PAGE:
Sooner or later, in the discourse of the message of grace, 1 John 1:9 comes into the discussion concerning confession and forgiveness. The question is, Does God require that we confess sin before He can forgive us of those sins? Or have all sins been forgiven at the cross because of the blood of Jesus?
1 John 1:9 If we confess our sins, he is faithful and just to forgive us our sins, and to cleanse us from all unrighteousness.
Context is very important to understanding verses like these. They seem to stand against what the rest of the New Testament says about our sins. That we have been forgiven once for all by the blood of Jesus already (Romans 5:8, Colossians 2:13, Ephesians 4:32, Colossians 2:13, 1 John 5:19).
The Book of Hebrews actually contrasts the difference between a continual, on-going system of forgiveness, as compared to the one where all payment was done in Christ (Hebrews 9:25 – 28).
The Purpose of 1 John (Context)
John is writing a letter to address a heresy that had crept into church by a group of people know as the Gnostics. They had come into the Church, and set about interpreting the Gospel through a Gnostic mindset.
They held certain beliefs such as, salvation was through some secret hidden knowledge that must be discovered in this life. Also, they believed there is no such thing as sin and everything physical was evil. Therefore Jesus actually came spiritually rather than physically.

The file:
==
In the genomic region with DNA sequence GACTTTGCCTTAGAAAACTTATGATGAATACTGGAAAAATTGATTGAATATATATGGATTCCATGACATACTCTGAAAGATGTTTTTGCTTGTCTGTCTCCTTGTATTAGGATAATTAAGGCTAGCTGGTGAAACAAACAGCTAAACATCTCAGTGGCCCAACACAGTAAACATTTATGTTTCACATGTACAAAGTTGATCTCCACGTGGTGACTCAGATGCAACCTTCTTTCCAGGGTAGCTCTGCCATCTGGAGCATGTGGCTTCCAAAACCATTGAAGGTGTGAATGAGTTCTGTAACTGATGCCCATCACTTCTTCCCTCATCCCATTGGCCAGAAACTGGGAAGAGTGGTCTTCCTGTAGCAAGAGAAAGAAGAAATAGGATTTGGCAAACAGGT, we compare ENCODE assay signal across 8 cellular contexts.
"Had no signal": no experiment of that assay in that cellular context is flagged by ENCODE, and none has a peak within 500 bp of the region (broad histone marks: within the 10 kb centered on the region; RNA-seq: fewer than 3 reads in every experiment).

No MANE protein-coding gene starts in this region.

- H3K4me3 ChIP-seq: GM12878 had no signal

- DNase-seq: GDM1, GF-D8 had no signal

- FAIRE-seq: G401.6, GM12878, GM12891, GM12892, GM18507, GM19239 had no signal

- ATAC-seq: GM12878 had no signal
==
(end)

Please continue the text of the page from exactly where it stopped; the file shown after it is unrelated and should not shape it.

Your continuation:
John addresses some of these issues. He testifies as an eye witness to what Jesus was actually like, and that they had physically touched him (1 John 1:1-2).
Then John continues and addresses his intended audience concerning his testimony.
1 John 1:3 -4 that which we have seen and heard declare we unto you, that you also may have fellowship with us. And truly our fellowship is with the Father, and with his Son Jesus Christ. And these things write “we” unto “you”, that your joy may be full.
In this passage, we identify the two groups. There are the eyewitnesses of Christ, conveying what they experienced to another group of people, “that they may have fellowship.”
So the group that John is writing to are not like-minded with the eyewitnesses. And he’s talking to them in the hope that they may come to agreement. In short, he is addressing Gnostic unbelievers.
John identifies the two groups
John goes further to identity the two groups. There are those who walk in darkness and those walk in the light.
Those who walk in the light enjoy fellowship with one another. They are cleansed of all sins by the Blood of Christ, NOT by confession.
This letter is clearly an invitation to those that walk in darkness to come and enjoy the fellowship of the believers in the light.
Then comes 1 John 1:9, where he invites the unbelieving Gnostics, to first admit they have sinned. Then they are to confess their sins, and receive their forgiveness. Having done that they should remain cleaned like the people who walk in the light in the previous verse, by his blood.
In essence, John is inviting the Gnostics to repent of their Gnostic doctrine. He wants them to trust in the testimony that he is sharing about Jesus to be saved. Thus they can enjoy true fellowship with himself and the other believers.
Just to cap the verse off, verse 10 is again addressing the Gnostic heresy that there is no such thing as sin. 1 John 1:10 If we say that we have not sinned, we make him a liar, and his word is not in us.
Gnostic teaching denied the existence of sin. They saw no need for forgiveness. This verse is talking directly to that issue, for people who say they have no need for the blood of Jesus.
Brook Potter – Explains the context of 1 John 1:9